AZ Judicial Ethics Board: Judges Can’t Refuse to Perform Same-Sex Weddings

Like most states, Arizona gives judges the authority to solemnize marriages and many, probably most, of them do so. The Arizona Supreme Court Judicial Ethics Advisory Committee has now issued an advisory that says judges cannot refuse to perform same-sex weddings if they choose to perform opposite-sex weddings. The advisory says:

a judge who chooses to perform marriages may not discriminate between marriages based on the judge’s opposition to the concept of same-sex marriage.

Rule 2.3(B) of the Arizona Code of Judicial Conduct provides that a judge shall not, “in the performance of judicial duties,” manifest bias or prejudice based upon sexual orientation….

Refusing to perform same-sex marriages, while agreeing to perform opposite sex marriages, also violates Rule 2.2 of the Code which provides that “[a] judge shall uphold and apply the law, and shall perform all duties of judicial office fairly and impartially.”

… The JEAC concludes that a judge may choose for various reasons not to conduct any marriages at all because performing marriages is a discretionary, not mandatory, function. A judge may also choose to conduct marriages only for friends and relatives to the exclusion of all others. Such a choice would not run afoul of Rule 2.3(B) because it is not based on sexual orientation. Of course, a judge who performs marriages only for friends and relatives would violate Rule 2.3(B) if the judge refuses to perform marriages for same sex friends and relatives.

It would also clearly violate the Equal Protection Clause of the First Amendment. A government official cannot refuse to perform their duties for a group or individual because they disapprove of them. A Muslim DMV clerk cannot refuse to issue licenses to women because he doesn’t think they should be allowed to drive. A fundamentalist Christian county or state employee cannot refuse to issue a business license to a woman because they think women should be in the home. A clerk cannot refuse to issue a marriage license to an interracial couple. Any refusal to do their job and offer the government service that is within their job to deliver because they disapprove of the person seeking that service is a clear and obvious violation of the Equal Protection Clause.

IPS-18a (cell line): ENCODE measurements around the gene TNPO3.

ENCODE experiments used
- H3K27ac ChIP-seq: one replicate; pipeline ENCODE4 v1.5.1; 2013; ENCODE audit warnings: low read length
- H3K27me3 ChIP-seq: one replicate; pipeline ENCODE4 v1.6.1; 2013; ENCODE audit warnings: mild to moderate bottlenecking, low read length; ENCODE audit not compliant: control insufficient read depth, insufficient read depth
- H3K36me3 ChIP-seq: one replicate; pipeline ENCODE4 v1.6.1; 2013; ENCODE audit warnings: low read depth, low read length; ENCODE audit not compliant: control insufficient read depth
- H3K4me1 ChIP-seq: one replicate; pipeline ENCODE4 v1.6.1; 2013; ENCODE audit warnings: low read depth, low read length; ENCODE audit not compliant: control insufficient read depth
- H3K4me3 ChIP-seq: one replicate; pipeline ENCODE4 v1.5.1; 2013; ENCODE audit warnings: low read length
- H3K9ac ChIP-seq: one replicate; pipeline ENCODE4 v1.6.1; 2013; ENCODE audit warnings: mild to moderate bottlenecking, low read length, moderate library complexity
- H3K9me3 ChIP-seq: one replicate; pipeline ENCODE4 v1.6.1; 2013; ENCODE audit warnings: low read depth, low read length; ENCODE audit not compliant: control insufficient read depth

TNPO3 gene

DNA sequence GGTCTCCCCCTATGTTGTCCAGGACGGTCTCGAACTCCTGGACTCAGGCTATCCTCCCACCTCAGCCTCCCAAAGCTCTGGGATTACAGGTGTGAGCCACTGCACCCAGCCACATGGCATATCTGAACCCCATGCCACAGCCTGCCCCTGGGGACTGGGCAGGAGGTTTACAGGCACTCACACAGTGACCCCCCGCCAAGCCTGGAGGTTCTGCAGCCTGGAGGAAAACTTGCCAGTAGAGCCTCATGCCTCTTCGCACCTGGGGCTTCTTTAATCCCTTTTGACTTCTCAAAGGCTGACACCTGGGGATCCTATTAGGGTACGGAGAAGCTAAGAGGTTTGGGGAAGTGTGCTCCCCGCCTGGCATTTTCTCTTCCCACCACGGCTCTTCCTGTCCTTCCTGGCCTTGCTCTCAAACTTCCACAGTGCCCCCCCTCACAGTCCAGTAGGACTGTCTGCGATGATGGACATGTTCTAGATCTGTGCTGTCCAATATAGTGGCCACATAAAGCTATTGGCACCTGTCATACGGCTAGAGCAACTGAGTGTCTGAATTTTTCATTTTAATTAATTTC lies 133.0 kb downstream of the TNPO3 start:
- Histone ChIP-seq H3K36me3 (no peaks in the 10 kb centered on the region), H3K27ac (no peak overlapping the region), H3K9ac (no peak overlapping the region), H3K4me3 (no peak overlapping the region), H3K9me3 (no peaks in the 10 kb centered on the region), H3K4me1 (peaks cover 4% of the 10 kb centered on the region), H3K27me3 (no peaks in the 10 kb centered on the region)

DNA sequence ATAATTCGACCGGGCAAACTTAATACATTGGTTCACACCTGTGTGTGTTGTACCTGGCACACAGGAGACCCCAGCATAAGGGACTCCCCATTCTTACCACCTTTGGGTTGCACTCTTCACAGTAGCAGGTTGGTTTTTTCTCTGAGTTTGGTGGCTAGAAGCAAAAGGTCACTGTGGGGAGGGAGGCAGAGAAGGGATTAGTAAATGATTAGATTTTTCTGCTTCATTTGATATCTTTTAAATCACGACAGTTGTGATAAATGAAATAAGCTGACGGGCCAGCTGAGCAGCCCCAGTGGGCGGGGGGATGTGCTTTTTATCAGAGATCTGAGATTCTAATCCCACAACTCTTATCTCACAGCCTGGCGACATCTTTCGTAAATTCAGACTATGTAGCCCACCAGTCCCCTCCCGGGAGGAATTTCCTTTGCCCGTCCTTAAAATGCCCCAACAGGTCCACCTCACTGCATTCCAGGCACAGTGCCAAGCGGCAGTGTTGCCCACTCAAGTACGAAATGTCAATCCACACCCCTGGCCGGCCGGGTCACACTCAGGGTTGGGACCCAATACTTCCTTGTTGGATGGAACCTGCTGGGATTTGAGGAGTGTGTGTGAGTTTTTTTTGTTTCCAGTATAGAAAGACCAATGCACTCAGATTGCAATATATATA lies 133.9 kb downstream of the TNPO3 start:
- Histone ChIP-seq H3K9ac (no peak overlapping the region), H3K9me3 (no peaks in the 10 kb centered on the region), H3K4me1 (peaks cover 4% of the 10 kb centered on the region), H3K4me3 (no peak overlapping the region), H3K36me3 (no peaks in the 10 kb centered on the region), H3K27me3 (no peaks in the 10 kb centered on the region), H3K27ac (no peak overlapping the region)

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  • http://www.gregory-gadow.net Gregory in Seattle

    Washington State law allows judges to officiate marriages, but does not require them to do so. Judicial guidelines have long held that if a judge does officiate marriages, they cannot engage in any discriminatory practices when selecting which marriages to officiate. Right after same-sex marriage came to Washington, the state Bar Association issued a brief statement putting all judges on alert that this applied to same-sex marriage as well. It sounds like Arizona has a similar point of legal ethics which, to be honest, rather surprises me.

  • John Pieret

    Sometimes I’m almost proud of my profession.

  • D. C. Sessions

    Arizona wasn’t always a pit of wingnuttery. Actually, up until January, its Congressional delegation was majority-Democrat.

  • naturalcynic

    It would also clearly violate the Equal Protection Clause of the First Amendment. A government official cannot refuse to perform their duties for a group or individual because they disapprove of them. A Muslim DMV clerk cannot refuse to issue licenses to women because he doesn’t think they should be allowed to drive. A fundamentalist Christian county or state employee cannot refuse to issue a business license to a woman because they think women should be in the home.

    Uh, Ed, it’s the Fourteenth Amendment. And your hypothetical scenarios are a little bit cockeyed. Have you noticed the preponderance of women working at the DMV and county governments. A sexist male fundamentalist Muslim or Christian [or Jew] would find himself totally creeped out in those environments.

  • Larry

    Expect to see impeachment proceedings for the ethics board begin real soon now coincident with screams of judicial tyranny and persecution.

  • screechymonkey

    A Muslim DMV clerk cannot refuse to issue licenses to women because he doesn’t think they should be allowed to drive.

    Ironic that the people most freaked out about “Sharia Law” coming to America are the ones who might make it happen through these “Religious Freedom Restoration Acts.”

  • Who Cares

    A judge may also choose to conduct marriages only for friends and relatives to the exclusion of all others.

    In my crystal ball I see judges with an impressive amount of friends.

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